- Increase the heat to medium-high and bring the stew to a boil. Add toppings/flavorings (if using). Add the sundubu, breaking up gently as you extract from the tube. Stir lightly into the stew and bring to a boil.
- Once the stew returns to a boil, around 3-4 minutes, taste and adjust for any seasonings. Turn off the heat and add green onion and egg. Serve with rice.
June 28, 2015 § Leave a comment
Tsukune are Japanese chicken meatballs. They are also undoubtedly one of my favorite Japanese foods. The best tsukune I have ever tasted was at Smorgasburg at our dear friend Kaoru’s yakitori stand – Yakitori Inglorious. The chicken is incredibly tender and flavorful, while being very clean and pure-tasting. I was shocked when the chef told me the short list of ingredients, but it made sense – incredible food doesn’t always have a ton of ingredients, pure flavor brings out the best in the quality of the ingredients you use.
This recipe comes very close to the amazing tsukune at Yakitori Inglorious. I incorporated some of the secrets the chef was kind enough to share with me, so trust me, this tsukune is delicious!
1. Use chicken breast. There are SO many recipes online for tsukune that recommend thighs, but chicken breasts taste cleaner and are more tender when combined with my special blend of ingredients in the recipe.
2. If you can’t find Kewpie Japanese mayonnaise, use regular mayo.
3. You can easily cook these on a stovetop if you’re not up for breaking out the oven in this summer heat. Just don’t use the skewers and use a non-stick skillet.
4. If using skewers, you’ll need between 24-30 and soak them in water for 30 minutes prior to using.
Introducing…my first video! Check it out and let me know what you think.
Serves 3-4 or 12 yakitori skewers; 1 hour cooking time
- 2 medium-sized chicken breast, around 1-1 1/2 lbs, ground in a food processor
- 1 tsp vegetable oil
- 2 medium onions, pureed in a food processor (around 1-1 1/2 cups)
- 4 cloves of garlic, minced finely
- 1/4 tsp of freshly grated ginger/juice
- 4 tbsp panko bread crumbs
- 2 tsp potato starch
- 1/2 tsp sea salt
- 1 egg, beaten
- 1 tsp miso
- 1 tsp kewpie mayonnaise
- 1/4 tsp ground white pepper
- Tare sauce (see below)
- In a large bowl, separate the ground chicken into thirds. Heat 1 tsp of oil in a non-stick skillet on medium heat and cook 1/3 of the ground chicken until fully cooked, around 2-3 minutes. Set aside in a separate bowl to cool.
- In the large bowl with the rest of the chicken, add the onion, garlic, ginger, bread crumbs, potato starch, sea salt, egg, miso, mayonnaise, and white pepper. Once the cooked chicken is cool, break apart any large clumps so that the mixture resembles coarse sand and mix into the ground chicken mixture. Using your hands, mix well until the mixture becomes very sticky and tacky. (It will look very unappetizing, but press on!)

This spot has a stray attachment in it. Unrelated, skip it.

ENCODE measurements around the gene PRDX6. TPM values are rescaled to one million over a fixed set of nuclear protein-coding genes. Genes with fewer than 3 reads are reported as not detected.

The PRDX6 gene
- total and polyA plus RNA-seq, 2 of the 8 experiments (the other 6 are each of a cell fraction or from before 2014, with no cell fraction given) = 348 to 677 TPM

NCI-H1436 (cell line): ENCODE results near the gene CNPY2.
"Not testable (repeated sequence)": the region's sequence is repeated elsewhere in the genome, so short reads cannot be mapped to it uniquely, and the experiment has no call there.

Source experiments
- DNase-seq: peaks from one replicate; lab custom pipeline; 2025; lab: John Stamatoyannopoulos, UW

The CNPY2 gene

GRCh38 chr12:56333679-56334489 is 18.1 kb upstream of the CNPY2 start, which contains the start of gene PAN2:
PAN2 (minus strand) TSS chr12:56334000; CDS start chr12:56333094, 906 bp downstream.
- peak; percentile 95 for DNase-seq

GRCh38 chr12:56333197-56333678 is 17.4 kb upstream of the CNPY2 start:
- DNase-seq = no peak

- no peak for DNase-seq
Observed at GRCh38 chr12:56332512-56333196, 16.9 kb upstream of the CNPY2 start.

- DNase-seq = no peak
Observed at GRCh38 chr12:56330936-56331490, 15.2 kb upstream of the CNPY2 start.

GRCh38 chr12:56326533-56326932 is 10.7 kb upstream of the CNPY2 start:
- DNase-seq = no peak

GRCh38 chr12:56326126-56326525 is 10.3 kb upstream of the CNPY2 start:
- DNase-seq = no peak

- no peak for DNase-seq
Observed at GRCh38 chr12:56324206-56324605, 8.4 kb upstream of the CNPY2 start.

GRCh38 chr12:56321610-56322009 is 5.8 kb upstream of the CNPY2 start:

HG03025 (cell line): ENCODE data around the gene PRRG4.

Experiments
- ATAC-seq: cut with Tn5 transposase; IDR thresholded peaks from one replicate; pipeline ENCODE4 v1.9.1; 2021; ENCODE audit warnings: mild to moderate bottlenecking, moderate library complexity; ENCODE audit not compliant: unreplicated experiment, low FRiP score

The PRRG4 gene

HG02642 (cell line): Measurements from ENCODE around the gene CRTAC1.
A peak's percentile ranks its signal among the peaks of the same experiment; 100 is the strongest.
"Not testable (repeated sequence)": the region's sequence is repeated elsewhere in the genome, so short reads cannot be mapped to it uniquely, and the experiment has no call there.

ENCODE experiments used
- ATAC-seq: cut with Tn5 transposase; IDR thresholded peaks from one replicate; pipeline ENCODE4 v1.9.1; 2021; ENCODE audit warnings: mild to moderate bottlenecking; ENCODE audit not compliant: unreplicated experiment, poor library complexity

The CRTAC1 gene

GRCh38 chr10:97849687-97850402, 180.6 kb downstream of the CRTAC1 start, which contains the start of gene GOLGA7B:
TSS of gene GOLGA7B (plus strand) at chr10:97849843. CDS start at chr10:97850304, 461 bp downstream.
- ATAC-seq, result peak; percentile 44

- Fill a small bowl with water. Line two baking sheets with non-stick aluminum foil. Preheat broiler to the “low” setting. Wet your hands just before forming the meat into long oval shapes. Form ground chicken into 12 equal-sized oval shapes and place gently onto lined baking sheets.
- If using skewers: take the skewers out of the water and gently insert two each into each tsukune. Cover each exposed wooden skewer with foil, or else they will start smoking and ruin everything (like the first time I tried this…) Broil on low heat for 5 minutes until white and somewhat firm, then gently flip and cook for 5 minutes more on the other side. Then, baste with tare for 4 minutes, then flip them over again and baste and cook for 4 more minutes. Take them out, brush them one last time with tare, and broil on high for 1 minute and 30 seconds. They should be nicely caramelized on top.
- If cooking on the stovetop: heat a non-stick pan on medium heat with around 1 tbsp of vegetable oil. Slowly cook each side until they turn white and firm. Brush each side with tare once or twice, if you use too much tare, it will be too salty. Cook, flipping until each side becomes golden brown and caramelized.
- Eat with rice or veggies. If you have very fresh and safe eggs, break apart one egg yolk as a rich and decadent sauce. (We didn’t have super fresh or organic eggs so we did not do this.)
Yield: ~1 cup; 10 min. cooking time
- 1/2 cup soy sauce
- 1/2 cup mirin (rice wine)
- 2 tbsp sake
- 4 cloves of garlic, minced finely
- 1/2 tsp grated ginger
- 1 tbsp brown sugar
- 1 tbsp honey
- 1/4 tsp ground pepper
- Mix all of the ingredients in a saucepan and bring to a boil on medium high heat.
- Reduce heat to medium low and simmer for 5-7 minutes, or until it’s thick enough to coat the back of your spoon.
- Remove from heat and cool. You can strain it if you’d like, but not necessary.
March 29, 2015 § Leave a comment